4. Soupy

    Soupy LawnSite Gold Member
    Messages: 3,125

    I don't see how you can profit by paying 40% commision. In high school, I took a workshop that explained that an employee should generate a profit 5 times their pay to keep the employer from loseing money. Granted we have less overhead then alot of other types of business. but I still think at 40% you are actually working for your employees.

    I would concider letting one man go, and putting the other man on a truck with you. if you can do 11 lawns yourself. you should be able to do 8 more with his help putting you at the same amount of lawns that are geting done now. Unless you dont cut anymore yourself then maybe pay one guy a liitle more to be the crew leader and push him to be more productive. give him a route and tell him you expect this route done in a certain amount of time.

    Just my $0.02
  5. awm

    awm LawnSite Gold Member
    Messages: 3,354

    i know one framing contractor ,keeps his boys smoke needs taken care of as part of the pay.:D it takes all kinds . guys a genius as far as carpentry work.
  6. JimLewis

    JimLewis LawnSite Fanatic
    Messages: 6,872

    I don't know necessarily about "pitfalls" of paying commission. But I certainly think it's not necessary.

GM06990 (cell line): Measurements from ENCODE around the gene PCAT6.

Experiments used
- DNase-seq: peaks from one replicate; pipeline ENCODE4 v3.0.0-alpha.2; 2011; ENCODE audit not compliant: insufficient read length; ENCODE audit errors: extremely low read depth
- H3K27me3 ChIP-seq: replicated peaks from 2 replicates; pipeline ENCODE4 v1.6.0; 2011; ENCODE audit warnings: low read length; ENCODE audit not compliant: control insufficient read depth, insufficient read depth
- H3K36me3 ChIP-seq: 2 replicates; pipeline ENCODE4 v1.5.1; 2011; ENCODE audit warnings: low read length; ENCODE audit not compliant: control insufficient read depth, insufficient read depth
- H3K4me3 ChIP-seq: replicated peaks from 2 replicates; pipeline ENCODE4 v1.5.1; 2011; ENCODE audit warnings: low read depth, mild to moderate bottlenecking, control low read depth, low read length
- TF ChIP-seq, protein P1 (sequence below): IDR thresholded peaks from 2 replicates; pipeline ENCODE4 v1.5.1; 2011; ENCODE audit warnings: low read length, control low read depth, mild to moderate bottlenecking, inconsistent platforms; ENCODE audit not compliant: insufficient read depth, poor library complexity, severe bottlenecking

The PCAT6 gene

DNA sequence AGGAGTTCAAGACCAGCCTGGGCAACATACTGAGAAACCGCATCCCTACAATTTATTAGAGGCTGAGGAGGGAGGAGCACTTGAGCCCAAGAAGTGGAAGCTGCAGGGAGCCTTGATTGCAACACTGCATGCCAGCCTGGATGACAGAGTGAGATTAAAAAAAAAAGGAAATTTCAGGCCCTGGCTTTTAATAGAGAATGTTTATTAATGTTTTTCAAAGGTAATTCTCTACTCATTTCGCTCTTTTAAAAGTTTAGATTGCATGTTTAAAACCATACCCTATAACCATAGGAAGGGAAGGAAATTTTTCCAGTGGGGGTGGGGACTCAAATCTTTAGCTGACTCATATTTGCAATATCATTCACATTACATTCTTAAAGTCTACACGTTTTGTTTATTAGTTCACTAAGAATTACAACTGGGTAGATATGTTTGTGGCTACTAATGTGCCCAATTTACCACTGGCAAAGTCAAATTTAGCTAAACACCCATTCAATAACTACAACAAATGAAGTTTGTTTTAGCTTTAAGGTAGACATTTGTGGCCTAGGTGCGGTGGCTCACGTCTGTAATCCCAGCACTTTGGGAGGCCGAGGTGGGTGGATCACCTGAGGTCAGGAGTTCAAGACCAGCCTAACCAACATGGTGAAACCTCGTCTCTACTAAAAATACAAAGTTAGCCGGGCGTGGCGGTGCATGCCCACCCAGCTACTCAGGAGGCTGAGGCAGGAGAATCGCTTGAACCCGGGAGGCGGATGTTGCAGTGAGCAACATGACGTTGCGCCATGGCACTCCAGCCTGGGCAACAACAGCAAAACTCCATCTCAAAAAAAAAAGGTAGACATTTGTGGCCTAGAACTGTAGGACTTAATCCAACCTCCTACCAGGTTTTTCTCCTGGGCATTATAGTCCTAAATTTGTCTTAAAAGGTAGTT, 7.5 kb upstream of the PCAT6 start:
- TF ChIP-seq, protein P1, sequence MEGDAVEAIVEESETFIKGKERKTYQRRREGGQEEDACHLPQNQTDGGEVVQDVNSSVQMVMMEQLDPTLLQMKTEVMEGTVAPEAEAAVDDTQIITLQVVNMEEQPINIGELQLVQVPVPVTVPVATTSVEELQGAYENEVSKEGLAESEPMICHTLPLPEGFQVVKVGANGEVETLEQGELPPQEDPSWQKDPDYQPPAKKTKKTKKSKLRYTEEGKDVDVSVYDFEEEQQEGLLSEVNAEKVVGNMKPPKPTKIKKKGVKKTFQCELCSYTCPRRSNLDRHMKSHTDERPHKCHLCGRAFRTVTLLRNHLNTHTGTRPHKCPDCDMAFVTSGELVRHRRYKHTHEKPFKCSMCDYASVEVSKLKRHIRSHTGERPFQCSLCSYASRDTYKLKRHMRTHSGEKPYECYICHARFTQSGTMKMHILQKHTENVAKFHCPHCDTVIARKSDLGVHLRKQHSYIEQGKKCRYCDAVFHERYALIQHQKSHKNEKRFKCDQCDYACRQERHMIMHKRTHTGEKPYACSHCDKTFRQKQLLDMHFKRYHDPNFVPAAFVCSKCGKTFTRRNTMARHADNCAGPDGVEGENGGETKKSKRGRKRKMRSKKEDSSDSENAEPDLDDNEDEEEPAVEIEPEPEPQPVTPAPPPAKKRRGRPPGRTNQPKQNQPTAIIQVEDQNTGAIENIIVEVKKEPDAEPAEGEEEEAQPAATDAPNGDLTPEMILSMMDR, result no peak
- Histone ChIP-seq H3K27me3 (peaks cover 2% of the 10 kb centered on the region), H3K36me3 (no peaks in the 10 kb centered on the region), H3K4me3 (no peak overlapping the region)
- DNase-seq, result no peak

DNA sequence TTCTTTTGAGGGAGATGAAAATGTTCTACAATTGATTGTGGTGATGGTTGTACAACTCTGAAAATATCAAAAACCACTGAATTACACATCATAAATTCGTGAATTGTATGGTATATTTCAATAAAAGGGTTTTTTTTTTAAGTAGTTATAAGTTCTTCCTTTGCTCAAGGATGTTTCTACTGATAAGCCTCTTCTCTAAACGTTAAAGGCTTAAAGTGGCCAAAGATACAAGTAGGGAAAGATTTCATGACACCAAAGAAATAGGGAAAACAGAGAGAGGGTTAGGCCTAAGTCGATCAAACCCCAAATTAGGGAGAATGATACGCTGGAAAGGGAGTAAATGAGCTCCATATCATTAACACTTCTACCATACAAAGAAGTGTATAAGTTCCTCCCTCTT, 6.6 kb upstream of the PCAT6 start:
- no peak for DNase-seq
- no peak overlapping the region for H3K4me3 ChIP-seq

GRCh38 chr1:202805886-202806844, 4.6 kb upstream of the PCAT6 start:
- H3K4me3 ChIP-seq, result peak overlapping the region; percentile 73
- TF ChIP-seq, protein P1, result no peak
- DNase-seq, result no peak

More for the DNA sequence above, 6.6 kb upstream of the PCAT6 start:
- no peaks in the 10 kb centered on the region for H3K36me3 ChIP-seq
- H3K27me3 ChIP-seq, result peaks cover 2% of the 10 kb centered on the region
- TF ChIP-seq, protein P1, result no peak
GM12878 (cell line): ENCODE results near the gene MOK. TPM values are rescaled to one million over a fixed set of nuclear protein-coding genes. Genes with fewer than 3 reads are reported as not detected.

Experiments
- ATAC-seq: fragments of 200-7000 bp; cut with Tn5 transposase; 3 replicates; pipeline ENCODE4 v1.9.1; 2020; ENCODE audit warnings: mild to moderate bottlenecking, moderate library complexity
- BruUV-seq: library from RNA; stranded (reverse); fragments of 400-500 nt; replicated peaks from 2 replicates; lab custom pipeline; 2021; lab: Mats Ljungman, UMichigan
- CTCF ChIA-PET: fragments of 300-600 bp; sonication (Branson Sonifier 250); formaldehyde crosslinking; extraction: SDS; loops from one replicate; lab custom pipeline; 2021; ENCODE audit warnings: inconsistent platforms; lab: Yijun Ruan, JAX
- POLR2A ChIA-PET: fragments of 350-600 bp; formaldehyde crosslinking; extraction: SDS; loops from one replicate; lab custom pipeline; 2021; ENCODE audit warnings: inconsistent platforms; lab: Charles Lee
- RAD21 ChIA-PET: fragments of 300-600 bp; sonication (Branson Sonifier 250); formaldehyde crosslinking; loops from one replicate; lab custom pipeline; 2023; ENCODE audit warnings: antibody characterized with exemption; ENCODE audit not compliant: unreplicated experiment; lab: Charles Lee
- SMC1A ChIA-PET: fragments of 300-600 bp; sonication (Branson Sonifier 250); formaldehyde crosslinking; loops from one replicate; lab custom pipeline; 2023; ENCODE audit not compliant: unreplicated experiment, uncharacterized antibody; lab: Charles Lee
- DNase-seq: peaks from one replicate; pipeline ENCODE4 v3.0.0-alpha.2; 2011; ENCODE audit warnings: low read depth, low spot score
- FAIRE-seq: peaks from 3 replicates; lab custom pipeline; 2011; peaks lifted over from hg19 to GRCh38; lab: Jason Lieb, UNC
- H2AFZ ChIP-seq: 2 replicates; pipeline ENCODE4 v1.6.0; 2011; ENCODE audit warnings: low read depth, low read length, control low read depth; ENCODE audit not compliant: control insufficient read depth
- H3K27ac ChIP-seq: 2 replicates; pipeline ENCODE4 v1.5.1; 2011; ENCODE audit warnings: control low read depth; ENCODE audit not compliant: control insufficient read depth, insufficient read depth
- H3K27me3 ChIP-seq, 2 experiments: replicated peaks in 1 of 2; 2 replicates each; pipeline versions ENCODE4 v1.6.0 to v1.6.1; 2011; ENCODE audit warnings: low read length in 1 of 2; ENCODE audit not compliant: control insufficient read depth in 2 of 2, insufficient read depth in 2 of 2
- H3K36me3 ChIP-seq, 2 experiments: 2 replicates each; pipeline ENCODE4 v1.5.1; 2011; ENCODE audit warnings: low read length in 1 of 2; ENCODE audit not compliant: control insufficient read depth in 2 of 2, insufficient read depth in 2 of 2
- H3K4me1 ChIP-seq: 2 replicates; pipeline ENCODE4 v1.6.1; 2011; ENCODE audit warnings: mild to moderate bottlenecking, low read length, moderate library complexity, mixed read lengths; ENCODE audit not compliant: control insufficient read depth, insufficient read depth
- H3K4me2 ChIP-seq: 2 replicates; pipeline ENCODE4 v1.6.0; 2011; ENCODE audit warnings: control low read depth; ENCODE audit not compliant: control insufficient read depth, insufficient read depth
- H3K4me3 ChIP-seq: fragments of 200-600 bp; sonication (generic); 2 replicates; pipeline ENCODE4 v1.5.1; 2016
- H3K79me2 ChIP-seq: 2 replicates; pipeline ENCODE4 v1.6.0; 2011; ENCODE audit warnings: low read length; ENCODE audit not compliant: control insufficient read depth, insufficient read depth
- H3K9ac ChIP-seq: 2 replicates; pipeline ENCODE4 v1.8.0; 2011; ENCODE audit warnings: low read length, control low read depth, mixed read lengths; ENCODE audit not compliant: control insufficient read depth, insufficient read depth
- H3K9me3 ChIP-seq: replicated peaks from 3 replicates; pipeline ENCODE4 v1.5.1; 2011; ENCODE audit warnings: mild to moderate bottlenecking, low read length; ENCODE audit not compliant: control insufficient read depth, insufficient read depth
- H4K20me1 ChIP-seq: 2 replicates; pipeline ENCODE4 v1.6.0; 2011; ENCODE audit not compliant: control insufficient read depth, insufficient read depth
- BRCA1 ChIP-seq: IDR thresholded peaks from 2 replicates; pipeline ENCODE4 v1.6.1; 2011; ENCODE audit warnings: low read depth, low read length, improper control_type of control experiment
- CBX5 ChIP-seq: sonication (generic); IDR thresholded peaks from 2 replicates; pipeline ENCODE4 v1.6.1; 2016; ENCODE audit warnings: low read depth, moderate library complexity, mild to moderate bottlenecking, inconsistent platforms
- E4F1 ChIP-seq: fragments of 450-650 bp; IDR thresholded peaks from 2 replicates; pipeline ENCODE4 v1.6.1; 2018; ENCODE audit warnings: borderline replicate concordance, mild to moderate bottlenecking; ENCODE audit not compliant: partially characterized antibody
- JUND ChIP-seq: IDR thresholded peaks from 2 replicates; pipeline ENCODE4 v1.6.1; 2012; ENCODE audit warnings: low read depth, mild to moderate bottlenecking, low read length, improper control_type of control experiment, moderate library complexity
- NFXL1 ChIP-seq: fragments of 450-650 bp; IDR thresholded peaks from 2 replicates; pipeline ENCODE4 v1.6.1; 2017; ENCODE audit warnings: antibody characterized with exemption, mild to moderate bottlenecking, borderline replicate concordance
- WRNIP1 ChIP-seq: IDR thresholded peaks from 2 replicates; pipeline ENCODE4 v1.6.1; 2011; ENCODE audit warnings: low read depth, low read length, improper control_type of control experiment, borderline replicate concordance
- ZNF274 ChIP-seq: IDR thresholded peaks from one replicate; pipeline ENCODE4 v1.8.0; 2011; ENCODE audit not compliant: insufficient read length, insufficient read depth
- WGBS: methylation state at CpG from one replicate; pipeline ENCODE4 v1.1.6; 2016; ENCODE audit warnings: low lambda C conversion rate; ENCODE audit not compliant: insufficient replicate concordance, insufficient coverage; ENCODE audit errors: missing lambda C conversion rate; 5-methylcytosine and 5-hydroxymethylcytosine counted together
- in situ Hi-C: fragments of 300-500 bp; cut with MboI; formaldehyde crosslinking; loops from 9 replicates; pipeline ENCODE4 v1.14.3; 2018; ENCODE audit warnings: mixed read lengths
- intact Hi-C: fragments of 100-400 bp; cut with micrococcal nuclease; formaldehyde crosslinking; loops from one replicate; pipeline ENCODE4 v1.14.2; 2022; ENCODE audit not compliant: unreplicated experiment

If you can do 11 in one day and they can only do 8 TOGETHER, then you need to hire some new guys. Personally, if I had hired 2 guys who were doing anything less than what I could do, I'd let them both go in a heartbeat. I expect every one of my guys to at least work as hard as I would or could.

    I know this is a generalization, but I find that most migrant [hispanic] workers will work at least as hard and fast as I will whereas most American guys will usually work less hard than I do. This year we have ended up with a work force of nearly all hispanic workers and I haven't had any of the employee problems I used to have.

    I'd replace them. You should be able to find people who can at least work as hard as you do.
  7. Alan Bechard

    Alan Bechard LawnSite Member
    Messages: 175

    For a while we paid the lady working with my wife 1/3 or 33%, however you care to look at it. The rational was that she made 1/3 my wife made 1/3 for her direct work and the "business" made 1/3 to cover mower expenses, advertising, PROFIT, and a bit for me working on the stuff. It made the difference in the evenings and stuff wether they could jam out one more or not. It worked pretty well in my opinion, if they had callbacks then there was not really a hassle cause they were both "losing" money at that point, but we have relatively few of them.

    Currently we pay a straight hourly wage to our one full time employee and part timers are handled on a case by case basis.